At that very moment, my father-in-law Roy appeared at the elevator and said, “The surgeon wants to see only the parents. Right now!”
And I knew. My sweet girl was gone.
We rode the elevator up to the 3rd floor of the hospital. It was now 10:30 at night. As the doors opened, I saw the many faces of our friends and family. They were pacing the floor, or kneeling with their heads buried in chairs. They were crying out to God to spare Emma’s life. I was dumbfounded at the amount of people who were at the hospital this late at night and crying out to God on our behalf.
Chad and I were then ushered into a small waiting room to meet with the neurosurgeon. His face was serious, grim. He was saying words. Serious things about blood and fractures, brains and surgeries. I don’t recall what he said until I heard what I wanted most to hear, “Your little girl is alive. I have no idea if she will live through the night. If she does, she may have long term effects from the damage to her brain."
It was then that I recalled dedicating Emma's life to God. I remember praying “God, thank you for giving her to me, and today I choose to give her back to you.” You see, Emma was never ours to own. She was on loan to us from God, and understanding the blessing of her life allowed me to see the goodness of having her for the time that God allowed.
And I later prayed, “God, I want Emma here with me, but even if you take her now I know she will be with you forever. Help me to be okay with that.”
I had a vision in my head of the doctors working over Emma, and she was sitting on the lap of Jesus watching the whole thing.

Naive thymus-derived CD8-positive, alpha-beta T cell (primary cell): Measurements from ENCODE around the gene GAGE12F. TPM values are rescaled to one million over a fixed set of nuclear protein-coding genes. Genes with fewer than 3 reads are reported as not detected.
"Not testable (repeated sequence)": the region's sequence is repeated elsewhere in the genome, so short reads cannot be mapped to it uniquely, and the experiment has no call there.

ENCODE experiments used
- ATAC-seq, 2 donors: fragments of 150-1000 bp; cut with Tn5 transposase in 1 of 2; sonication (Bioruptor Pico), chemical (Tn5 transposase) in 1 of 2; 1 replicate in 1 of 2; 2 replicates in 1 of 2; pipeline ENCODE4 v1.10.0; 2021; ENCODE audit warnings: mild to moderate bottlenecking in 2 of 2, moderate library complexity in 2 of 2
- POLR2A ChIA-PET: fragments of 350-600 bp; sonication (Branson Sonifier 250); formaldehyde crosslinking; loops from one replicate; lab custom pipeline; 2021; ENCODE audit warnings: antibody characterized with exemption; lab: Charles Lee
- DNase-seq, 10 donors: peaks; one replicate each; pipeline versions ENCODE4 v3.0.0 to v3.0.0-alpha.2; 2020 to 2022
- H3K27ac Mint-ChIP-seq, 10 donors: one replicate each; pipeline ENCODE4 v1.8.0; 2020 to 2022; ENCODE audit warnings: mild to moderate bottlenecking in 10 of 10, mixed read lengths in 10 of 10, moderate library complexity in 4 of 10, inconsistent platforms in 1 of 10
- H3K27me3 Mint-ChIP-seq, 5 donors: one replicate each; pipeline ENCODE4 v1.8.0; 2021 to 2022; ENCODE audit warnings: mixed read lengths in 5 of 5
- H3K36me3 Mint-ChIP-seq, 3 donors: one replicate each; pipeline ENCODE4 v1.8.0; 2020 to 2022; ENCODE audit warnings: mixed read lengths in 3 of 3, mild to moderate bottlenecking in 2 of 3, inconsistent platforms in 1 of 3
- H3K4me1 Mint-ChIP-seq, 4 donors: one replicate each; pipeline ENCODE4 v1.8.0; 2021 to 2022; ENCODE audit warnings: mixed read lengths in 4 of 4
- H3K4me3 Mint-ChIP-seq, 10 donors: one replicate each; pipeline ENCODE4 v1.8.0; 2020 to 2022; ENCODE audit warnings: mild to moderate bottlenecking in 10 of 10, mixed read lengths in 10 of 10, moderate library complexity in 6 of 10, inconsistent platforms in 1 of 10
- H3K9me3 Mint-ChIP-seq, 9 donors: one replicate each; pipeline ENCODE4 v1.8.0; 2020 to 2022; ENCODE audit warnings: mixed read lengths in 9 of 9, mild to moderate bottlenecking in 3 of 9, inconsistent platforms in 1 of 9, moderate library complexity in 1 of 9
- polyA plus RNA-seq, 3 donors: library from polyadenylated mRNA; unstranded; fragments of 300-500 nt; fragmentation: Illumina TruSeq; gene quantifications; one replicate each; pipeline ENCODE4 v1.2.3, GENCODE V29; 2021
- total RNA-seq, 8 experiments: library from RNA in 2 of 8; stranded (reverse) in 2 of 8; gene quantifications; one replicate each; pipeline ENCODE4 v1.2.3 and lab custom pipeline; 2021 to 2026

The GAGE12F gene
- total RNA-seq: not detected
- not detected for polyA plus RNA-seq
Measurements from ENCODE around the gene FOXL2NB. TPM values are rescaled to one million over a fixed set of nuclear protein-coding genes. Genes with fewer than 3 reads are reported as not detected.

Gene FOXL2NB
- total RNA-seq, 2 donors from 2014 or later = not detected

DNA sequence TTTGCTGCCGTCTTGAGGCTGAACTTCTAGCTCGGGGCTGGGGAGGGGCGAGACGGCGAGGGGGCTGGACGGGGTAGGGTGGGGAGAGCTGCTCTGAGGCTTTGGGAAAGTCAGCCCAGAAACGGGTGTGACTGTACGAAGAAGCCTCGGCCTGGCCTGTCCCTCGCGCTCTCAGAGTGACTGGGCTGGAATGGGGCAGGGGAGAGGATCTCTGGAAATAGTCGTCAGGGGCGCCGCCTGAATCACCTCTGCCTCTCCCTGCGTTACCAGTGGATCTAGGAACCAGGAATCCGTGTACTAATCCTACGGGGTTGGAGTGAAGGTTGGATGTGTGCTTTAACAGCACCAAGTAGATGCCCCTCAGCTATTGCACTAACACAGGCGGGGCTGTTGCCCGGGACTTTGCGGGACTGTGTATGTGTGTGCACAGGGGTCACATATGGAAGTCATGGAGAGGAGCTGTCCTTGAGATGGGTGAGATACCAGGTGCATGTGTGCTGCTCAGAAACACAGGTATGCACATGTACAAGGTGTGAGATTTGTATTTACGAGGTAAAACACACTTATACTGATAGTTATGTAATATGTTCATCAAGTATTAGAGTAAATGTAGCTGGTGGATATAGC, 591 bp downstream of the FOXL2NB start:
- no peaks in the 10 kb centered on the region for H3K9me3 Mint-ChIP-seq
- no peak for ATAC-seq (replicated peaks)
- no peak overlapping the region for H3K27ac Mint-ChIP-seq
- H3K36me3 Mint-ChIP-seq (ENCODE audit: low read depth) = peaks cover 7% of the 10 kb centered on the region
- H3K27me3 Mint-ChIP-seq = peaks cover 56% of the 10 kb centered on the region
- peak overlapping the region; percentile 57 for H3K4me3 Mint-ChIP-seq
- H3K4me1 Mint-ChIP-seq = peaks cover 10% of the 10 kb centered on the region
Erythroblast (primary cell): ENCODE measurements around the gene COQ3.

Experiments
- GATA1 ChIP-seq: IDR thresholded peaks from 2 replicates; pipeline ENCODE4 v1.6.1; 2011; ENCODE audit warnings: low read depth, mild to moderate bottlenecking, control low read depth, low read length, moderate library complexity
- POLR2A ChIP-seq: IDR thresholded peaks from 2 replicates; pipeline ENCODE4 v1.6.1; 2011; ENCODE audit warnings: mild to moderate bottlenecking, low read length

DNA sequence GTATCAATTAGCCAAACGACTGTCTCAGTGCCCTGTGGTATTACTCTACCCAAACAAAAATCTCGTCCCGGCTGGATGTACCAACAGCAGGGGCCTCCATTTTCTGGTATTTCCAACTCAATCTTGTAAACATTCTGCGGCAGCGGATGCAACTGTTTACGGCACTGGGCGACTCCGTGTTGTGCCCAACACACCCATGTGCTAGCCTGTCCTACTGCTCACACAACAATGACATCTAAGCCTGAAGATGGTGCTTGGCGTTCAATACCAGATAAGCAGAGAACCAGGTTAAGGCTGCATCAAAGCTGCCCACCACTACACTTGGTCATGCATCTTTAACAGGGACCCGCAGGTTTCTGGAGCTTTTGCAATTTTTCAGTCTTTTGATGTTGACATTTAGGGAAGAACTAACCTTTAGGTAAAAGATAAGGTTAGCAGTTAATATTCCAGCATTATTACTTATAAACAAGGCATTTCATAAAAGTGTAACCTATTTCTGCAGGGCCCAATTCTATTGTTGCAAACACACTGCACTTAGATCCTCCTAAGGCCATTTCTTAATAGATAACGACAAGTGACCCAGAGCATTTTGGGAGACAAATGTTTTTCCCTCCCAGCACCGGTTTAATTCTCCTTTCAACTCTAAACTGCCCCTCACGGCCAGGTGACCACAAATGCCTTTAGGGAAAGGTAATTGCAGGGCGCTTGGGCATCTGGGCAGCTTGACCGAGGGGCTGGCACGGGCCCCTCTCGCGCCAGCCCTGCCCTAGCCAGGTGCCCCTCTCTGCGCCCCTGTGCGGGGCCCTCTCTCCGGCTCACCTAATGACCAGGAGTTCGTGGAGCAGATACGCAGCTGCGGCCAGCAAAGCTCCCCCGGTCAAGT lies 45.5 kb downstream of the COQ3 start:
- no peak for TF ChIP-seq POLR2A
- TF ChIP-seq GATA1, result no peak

Two hours after Emma’s surgery, she woke up. She looked at me and said, “Mommy, I want my paci.”
Three days later, Emma walked out of the hospital with nothing more than a scar on her head.
Chad and I celebrate on the 11th of August every single year. We celebrate because we know that the presence of Emma here on earth is nothing short of a miracle. We know this because at the follow up appointment with Emma, the surgeon looked us straight in the eye and said, “Your daughter should be dead, I don’t know how she survived this.”
But we know.
We know exactly how she survived. PRAYER.
We later learned that people on the other side of the world were praying for Emma. Our associate pastor was on a mission trip in Africa at the time of the accident. On a Monday, he had a dream of a baby coffin. He was distraught over this and called his wife to make sure everyone at home was okay. On Wednesday, he was once again awakened in the middle of night and felt compelled to pray. He woke the entire team of missionaries and they joined him.
This was the exact time Emma was in surgery.
We were told the nurses who completed Emma’s CT scan started praying for her the minute they saw the results. Friends and family sent out requests for prayer, and a chain of believers began to intercede on Emma's behalf.
I believe God was going to take Emma home with him that night. And I also believe He heard the prayers of all the people asking Him to spare her life. In His great mercy He returned her to us.